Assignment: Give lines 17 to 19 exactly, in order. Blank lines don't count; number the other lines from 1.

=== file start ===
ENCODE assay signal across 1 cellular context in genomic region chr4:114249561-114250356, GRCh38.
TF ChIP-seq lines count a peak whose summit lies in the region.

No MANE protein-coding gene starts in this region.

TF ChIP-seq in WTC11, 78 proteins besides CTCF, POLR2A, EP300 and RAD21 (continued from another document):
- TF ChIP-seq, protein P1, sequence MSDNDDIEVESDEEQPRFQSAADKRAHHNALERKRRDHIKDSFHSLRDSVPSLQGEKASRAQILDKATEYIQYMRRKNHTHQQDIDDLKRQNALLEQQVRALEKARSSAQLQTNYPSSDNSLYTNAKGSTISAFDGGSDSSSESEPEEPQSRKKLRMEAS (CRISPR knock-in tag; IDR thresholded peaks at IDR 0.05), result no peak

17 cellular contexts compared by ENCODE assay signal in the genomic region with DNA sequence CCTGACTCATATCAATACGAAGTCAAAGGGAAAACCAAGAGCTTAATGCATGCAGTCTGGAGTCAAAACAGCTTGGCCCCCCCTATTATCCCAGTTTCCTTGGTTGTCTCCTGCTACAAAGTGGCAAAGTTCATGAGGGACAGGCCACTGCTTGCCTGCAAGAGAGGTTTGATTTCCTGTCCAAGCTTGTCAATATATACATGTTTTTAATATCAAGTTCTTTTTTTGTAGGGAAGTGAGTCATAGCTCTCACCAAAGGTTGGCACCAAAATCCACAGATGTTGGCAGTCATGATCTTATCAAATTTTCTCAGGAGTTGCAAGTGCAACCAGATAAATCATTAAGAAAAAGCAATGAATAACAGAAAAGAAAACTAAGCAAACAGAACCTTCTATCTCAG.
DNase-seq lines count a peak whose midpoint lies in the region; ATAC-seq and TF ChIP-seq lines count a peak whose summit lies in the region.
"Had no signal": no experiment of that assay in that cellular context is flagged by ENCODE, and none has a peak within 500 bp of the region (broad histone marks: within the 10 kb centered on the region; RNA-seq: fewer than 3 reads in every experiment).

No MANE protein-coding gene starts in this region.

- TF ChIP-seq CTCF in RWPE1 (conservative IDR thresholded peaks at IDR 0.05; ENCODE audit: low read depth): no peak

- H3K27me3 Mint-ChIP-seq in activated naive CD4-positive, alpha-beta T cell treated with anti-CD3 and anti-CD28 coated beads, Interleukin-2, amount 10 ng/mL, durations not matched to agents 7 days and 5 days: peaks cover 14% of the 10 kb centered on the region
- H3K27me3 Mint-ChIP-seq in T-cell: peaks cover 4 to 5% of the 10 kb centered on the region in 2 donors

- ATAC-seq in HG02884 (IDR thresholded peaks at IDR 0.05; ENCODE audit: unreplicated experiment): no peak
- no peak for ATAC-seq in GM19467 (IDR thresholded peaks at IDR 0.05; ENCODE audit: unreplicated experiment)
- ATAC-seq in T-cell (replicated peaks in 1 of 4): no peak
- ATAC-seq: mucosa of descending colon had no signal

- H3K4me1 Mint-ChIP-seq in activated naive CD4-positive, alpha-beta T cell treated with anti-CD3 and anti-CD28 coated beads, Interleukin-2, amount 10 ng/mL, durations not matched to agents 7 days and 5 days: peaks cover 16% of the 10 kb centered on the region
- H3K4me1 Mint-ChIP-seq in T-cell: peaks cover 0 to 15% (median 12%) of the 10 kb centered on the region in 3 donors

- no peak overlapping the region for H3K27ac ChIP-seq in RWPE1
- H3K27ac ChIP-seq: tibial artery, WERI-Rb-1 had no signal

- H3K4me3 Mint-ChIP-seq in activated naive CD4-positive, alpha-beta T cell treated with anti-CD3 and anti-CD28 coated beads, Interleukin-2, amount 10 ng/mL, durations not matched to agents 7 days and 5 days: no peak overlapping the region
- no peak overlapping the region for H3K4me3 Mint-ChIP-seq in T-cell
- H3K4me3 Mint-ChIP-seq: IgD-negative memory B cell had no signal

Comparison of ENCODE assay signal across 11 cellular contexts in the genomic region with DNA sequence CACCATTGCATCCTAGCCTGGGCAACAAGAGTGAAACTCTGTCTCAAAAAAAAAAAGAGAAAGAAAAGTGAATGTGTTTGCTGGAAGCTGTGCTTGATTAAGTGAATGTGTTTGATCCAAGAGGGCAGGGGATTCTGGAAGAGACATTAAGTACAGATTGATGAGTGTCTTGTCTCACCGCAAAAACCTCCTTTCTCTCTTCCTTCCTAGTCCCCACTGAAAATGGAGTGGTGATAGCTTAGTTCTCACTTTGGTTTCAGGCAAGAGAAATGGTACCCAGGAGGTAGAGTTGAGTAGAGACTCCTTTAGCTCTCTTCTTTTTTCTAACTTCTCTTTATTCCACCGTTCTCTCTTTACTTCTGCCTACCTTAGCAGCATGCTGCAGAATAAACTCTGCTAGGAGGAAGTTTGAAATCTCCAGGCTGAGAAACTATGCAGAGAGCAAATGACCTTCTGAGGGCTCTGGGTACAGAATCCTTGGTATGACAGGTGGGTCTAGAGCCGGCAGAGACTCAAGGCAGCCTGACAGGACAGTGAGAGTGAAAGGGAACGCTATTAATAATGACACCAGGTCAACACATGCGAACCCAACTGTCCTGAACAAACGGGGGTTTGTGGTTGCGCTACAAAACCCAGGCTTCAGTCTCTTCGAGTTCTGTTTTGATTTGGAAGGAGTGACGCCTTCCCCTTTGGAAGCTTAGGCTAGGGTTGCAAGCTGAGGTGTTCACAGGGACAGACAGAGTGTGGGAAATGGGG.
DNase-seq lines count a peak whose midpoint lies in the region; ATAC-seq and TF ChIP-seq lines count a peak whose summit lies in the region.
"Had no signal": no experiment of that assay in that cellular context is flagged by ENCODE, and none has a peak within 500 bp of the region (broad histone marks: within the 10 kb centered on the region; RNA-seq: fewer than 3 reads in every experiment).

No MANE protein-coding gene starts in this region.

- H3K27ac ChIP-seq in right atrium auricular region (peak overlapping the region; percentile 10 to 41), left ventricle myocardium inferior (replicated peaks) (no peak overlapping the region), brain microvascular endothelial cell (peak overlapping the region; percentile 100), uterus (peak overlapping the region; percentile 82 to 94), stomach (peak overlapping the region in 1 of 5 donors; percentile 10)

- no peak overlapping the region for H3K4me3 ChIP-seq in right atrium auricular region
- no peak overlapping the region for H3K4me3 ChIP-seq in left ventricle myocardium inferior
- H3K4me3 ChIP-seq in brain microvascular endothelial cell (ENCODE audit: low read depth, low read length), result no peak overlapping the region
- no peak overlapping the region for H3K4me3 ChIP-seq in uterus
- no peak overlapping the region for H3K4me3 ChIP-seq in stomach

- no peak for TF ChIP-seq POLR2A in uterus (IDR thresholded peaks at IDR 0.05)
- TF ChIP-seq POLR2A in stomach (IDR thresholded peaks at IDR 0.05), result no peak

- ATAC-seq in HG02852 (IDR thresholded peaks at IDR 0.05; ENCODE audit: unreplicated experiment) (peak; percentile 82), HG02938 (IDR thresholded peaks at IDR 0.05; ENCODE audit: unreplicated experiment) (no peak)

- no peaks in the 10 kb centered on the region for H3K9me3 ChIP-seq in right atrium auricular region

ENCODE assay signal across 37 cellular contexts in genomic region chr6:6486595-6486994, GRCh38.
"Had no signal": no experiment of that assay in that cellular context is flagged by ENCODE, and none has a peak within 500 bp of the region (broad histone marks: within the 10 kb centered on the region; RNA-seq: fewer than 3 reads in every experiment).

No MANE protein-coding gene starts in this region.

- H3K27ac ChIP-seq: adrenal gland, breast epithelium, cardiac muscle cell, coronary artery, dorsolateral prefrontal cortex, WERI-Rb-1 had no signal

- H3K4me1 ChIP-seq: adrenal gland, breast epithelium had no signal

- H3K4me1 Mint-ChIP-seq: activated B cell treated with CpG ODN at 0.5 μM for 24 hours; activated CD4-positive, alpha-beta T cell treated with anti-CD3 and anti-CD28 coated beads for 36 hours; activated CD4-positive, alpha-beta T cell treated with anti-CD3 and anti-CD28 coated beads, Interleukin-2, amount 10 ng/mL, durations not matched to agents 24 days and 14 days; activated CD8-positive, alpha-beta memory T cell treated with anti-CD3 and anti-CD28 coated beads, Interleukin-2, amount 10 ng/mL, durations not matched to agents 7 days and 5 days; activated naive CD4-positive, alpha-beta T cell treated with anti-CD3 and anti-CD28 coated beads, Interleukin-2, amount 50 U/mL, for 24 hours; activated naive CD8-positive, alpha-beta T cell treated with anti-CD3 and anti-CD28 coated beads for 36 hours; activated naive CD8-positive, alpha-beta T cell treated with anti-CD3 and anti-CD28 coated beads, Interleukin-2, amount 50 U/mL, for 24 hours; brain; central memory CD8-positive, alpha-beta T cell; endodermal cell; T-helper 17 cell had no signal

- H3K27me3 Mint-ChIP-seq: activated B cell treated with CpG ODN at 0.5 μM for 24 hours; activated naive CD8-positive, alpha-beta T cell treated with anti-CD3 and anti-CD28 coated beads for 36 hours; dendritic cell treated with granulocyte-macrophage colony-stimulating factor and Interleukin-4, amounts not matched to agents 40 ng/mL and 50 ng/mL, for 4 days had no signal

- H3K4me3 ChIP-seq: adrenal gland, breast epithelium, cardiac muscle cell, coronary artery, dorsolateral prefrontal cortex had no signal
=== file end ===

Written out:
- H3K4me1 Mint-ChIP-seq in activated naive CD4-positive, alpha-beta T cell treated with anti-CD3 and anti-CD28 coated beads, Interleukin-2, amount 10 ng/mL, durations not matched to agents 7 days and 5 days: peaks cover 16% of the 10 kb centered on the region
- H3K4me1 Mint-ChIP-seq in T-cell: peaks cover 0 to 15% (median 12%) of the 10 kb centered on the region in 3 donors

- no peak overlapping the region for H3K27ac ChIP-seq in RWPE1